Spring Lawn Care Guide

Coming out of winter, most lawns look a little worse for wear as a result of cool to cold soil and air temperatures which don’t encourage vigour and fewer hours of sunlight especially in southern Australia.

The most popular lawn grasses grown in this country are “warm season” types. They have been selectively bred to grow best in moderate to warm climates, but will still do reasonably well as far south as Tasmania and at altitude in the cooler mountain regions of Victoria and New South Wales. While our winters are comparatively mild, low night time temperatures slow the growth rate of lawns and, when low enough, can damage their roots.

winter lawn

Browning of grasses and thinning are common problems, making bare patches and high traffic areas look worse than they actually are.

In regions where most of the year’s rainfall occurs in winter, poor drainage and lack of soil aeration may cause lawns to turn yellow – not a pretty sight for any lawn-lover!

On the positive side with spring in the air, more hours of sunshine and warmer temperatures, the lawn is about to put on a burst of lush, green growth.

The key to spring rejuvenation of the lawn is not to start too early. Wait until at least mid to late September, when days are longer, the sun warmer and nights less likely to be frosty. If you encourage vigorous new growth too soon in the season, it may be damaged by late frosts or even snow if an Antarctic blast makes its way northwards.

lawn rejuvenation

Tips for lush, green lawn this Spring

Apart from allowing nature to improve the overall appearance of your lawn, there’s quite a list of tasks that you can take on to make the most of your expanses of green grass.


De-thatching the lawn

Using a steel pronged garden rake, go over the lawn vigorously to remove garden debris and, importantly, strip out dead and brown grass ("thatch") to allow more direct sun through the sward (expanse and depth of the lawn) to the soil surface. This will encourage new shoots and invigorate older growth.


Aerating the lawn

Aerate the lawn after de-thatching, to allow air, moisture, fertiliser and warmth to penetrate into the soil around the roots of the lawn. There are several aeration options available, depending on the size of your lawn.

  • A coring machine, which can be hired from any one of the major equipment hiring companies, makes rapid work of removing plugs of soil but is only practical for larger lawns.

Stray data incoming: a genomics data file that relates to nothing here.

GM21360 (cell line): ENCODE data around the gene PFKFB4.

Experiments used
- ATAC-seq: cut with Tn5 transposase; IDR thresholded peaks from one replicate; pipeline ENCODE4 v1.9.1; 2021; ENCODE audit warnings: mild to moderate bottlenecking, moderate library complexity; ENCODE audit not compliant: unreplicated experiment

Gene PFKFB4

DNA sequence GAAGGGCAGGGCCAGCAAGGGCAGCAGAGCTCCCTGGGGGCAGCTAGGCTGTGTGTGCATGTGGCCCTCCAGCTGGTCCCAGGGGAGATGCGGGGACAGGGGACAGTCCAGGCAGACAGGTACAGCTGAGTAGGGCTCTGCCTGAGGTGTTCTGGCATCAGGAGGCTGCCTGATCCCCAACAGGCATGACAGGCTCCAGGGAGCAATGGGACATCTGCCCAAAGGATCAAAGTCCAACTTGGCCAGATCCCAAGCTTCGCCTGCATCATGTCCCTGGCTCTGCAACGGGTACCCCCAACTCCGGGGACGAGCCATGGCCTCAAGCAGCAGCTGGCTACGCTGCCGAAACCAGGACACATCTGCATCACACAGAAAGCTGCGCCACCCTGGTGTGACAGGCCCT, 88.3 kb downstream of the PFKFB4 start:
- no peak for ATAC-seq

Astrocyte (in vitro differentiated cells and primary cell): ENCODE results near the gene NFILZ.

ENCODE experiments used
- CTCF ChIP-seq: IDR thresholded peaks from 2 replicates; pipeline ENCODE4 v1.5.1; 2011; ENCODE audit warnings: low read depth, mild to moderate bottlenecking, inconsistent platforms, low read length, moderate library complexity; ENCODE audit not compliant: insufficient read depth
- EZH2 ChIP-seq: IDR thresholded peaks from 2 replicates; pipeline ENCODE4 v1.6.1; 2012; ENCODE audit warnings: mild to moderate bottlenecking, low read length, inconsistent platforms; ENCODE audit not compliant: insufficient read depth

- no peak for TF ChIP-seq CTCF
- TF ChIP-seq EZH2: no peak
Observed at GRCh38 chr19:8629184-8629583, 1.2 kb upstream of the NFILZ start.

coring machine
  • A sturdy pronged garden fork is perfect for a medium sized lawn. Work across the area in rows about 300mm apart, pushing the fork about 150mm into the soil and “wriggling” it back and forth at each insertion. This will leave holes without removing plugs of soil.

garden fork
  • Strap a set of lawn spikes on to your boots or shoes, and go for a walk across the lawn! This method produces smaller holes but if you are thorough, lots of small holes will do as good a job as fewer larger holes in allowing air and fertiliser into the root zone of the lawn.

lawn spikes

Topdressing the lawn

If your soil is particularly heavy, poorly drained, compacted or the lawn surface is uneven, topdress the entire area after aerating it. Use a premium quality topdress mix or washed river sand and work it into the lawn with the back of your rake. Follow the instructions on the bag for how much to apply. Any hollows over the lawn can be filled gradually by adding the recommended depth, allowing the grass to grow through completely, then repeating the process until the dips have been completely eradicated.


Fertilising the lawn

Mid spring is the best time to give your lawn a balanced, slow release feed. An average soil temperature above 15 degrees is needed for nutrients to be released from the granules and taken up by grass roots.

Fertilising in late September – early October gets the lawn growing strongly so it can power into summer. If you only fertilise the lawn once a year, now is the time to do it!

Healthy lawns on reasonably good soils will benefit from an application of Lawn Builder All Purpose or Lawn Builder Buffalo. If your soil doesn’t absorb or hold moisture well, then use Lawn Builder + Wetting Agent instead.